A Surprising Source of Lead Poisoning: India’s Idols
By Thuppil Venkatesh, http://blogs.wsj.com/
Lead is ubiquitous in modern day life in India.
A serious threat to health, the metal can be found in the paint on idols and some yellow school buses as well as in battery backups packs and cheap toys. A large proportion of the paints manufactured in India are lead-based.
The annual immersion of painted idols in rivers and lakes across the country raises lead levels of the water and certain types of piping can add lead to the tap water. Even some traditional medicines contain the toxic heavy metal.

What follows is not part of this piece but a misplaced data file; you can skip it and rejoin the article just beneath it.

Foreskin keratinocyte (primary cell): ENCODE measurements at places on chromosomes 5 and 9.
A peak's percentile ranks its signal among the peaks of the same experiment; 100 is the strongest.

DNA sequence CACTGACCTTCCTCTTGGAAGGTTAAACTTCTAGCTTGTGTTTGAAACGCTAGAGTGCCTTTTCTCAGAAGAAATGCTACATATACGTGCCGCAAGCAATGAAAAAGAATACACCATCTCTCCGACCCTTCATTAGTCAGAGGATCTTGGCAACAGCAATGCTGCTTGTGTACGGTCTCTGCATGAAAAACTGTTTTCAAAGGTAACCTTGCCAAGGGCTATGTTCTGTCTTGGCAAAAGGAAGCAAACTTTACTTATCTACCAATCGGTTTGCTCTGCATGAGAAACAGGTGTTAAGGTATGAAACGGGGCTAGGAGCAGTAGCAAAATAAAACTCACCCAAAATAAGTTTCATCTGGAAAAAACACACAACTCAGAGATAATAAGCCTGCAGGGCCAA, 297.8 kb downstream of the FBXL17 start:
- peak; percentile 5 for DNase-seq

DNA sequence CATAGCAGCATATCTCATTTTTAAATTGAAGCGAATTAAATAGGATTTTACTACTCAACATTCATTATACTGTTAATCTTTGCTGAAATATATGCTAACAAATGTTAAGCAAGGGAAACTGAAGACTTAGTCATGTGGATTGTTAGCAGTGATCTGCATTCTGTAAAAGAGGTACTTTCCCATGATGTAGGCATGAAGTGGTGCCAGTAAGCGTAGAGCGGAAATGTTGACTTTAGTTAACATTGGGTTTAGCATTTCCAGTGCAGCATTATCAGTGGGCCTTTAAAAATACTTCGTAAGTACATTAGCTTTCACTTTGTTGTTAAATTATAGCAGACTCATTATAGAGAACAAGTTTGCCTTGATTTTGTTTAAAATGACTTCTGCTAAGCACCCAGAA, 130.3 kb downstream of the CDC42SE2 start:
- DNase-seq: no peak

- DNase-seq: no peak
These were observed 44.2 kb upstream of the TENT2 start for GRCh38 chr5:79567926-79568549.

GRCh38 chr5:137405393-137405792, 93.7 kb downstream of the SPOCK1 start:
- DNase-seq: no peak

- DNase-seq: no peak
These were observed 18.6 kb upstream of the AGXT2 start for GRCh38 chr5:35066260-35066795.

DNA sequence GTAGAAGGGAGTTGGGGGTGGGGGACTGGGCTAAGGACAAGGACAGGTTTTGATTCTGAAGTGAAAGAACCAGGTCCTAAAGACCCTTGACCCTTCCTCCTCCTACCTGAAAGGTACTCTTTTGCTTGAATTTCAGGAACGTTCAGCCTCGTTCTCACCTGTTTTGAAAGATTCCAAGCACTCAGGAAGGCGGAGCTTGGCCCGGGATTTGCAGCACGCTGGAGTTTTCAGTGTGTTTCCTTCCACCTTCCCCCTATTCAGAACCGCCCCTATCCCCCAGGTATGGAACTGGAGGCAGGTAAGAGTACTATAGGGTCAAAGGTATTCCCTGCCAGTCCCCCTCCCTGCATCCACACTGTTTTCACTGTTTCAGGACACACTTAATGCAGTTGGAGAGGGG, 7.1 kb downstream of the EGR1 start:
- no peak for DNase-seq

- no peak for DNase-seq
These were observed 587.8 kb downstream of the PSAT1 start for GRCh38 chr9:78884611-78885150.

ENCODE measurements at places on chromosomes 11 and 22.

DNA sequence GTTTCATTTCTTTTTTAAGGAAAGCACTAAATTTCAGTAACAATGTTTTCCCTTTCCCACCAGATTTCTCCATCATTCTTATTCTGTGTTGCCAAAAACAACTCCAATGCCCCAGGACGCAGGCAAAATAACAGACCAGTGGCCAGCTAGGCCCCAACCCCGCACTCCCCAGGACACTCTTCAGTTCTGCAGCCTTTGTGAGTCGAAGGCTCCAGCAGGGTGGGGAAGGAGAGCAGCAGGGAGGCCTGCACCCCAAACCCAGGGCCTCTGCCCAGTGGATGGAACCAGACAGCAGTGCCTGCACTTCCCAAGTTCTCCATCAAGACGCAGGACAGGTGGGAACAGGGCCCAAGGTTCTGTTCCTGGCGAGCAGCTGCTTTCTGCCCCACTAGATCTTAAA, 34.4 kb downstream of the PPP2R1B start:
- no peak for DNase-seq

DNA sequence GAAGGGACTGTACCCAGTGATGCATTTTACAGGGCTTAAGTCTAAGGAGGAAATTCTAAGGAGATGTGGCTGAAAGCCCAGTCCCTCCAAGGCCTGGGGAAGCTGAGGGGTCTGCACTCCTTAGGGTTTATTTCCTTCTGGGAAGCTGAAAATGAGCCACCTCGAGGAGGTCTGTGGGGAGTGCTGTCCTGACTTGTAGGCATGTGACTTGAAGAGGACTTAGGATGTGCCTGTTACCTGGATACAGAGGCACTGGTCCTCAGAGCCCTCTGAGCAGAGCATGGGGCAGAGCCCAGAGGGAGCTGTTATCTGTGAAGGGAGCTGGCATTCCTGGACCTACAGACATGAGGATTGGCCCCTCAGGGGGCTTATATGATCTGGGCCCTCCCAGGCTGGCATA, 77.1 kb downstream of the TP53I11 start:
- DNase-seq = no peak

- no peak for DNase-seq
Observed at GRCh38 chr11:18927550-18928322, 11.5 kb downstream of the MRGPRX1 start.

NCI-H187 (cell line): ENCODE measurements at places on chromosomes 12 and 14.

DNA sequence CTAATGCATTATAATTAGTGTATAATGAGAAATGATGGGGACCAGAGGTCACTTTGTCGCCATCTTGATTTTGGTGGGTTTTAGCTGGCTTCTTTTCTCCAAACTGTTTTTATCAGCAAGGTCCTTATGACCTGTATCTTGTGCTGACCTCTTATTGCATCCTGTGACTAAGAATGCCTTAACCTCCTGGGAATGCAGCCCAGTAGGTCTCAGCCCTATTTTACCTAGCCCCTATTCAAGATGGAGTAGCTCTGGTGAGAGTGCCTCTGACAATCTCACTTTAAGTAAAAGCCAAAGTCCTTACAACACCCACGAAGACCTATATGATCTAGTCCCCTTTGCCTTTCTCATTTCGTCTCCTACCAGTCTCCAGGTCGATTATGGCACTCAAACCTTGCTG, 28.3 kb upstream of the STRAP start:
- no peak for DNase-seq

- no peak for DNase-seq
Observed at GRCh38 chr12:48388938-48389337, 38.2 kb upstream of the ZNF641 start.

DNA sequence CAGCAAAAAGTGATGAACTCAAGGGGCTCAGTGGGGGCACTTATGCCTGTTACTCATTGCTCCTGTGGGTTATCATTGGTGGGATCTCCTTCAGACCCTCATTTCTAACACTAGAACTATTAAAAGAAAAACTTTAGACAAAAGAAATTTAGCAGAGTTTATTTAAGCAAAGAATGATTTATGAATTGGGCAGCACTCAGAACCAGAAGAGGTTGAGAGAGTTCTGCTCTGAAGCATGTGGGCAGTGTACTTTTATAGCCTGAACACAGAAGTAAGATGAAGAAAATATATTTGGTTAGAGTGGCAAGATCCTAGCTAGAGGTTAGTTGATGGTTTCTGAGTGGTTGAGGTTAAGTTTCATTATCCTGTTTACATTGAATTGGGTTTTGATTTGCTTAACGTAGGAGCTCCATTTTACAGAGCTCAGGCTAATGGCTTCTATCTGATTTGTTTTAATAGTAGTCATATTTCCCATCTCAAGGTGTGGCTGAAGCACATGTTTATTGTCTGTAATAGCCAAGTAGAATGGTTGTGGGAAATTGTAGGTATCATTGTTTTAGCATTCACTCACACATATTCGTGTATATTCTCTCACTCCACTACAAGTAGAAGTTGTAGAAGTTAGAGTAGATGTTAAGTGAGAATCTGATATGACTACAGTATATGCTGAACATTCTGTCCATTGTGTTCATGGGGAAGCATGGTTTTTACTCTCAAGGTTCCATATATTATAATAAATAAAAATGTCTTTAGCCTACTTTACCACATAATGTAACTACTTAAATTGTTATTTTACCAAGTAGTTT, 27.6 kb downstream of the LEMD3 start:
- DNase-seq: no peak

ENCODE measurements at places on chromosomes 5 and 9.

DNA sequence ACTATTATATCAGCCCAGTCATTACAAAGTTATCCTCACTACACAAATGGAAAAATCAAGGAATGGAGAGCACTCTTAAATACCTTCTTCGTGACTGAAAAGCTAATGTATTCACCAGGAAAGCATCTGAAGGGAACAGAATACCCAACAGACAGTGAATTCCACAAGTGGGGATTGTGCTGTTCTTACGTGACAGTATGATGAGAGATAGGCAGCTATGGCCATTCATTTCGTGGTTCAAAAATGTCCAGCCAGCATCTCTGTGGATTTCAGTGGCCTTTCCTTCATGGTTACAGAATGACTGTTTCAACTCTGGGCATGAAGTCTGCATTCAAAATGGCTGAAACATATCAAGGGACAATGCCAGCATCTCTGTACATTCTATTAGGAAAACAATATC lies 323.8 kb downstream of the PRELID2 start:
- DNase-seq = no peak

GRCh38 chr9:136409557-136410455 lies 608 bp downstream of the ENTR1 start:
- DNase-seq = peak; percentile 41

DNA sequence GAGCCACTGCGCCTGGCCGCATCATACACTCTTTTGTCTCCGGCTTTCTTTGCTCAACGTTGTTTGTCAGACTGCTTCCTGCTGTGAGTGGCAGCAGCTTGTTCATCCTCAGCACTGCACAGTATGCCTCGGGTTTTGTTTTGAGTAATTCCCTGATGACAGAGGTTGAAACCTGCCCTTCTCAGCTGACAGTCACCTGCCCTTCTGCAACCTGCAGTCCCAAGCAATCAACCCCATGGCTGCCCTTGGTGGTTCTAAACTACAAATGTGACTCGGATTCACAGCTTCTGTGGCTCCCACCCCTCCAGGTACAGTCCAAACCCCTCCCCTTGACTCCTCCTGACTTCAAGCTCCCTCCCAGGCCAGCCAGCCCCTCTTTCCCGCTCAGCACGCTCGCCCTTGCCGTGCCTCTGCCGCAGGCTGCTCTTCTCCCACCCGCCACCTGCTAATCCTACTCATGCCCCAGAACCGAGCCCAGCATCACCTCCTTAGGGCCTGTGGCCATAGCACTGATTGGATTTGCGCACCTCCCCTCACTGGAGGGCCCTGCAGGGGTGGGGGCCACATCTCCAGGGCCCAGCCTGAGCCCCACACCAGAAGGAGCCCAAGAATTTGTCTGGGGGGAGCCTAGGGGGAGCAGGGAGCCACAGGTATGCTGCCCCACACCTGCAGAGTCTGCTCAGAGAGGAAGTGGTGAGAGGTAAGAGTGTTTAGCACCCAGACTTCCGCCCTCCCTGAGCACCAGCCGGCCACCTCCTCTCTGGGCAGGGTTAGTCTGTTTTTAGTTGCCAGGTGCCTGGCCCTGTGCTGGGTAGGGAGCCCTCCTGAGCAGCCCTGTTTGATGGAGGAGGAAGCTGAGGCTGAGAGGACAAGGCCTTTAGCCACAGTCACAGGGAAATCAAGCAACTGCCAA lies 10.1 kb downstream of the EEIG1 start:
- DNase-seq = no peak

When electronics are discarded recklessly, lead can seep into the soil and contaminate ground water in residential areas.
But lead poisoning, particularly among children during growth and development, is preventable.
India only outlawed leaded petrol in March 2000 and since then, the country has moved a little way toward protecting its citizens from exposure to the metal.
Before blood-lead level testing facilities were introduced, many poisoning cases were missed. Now at least, the problem can be identified. Read more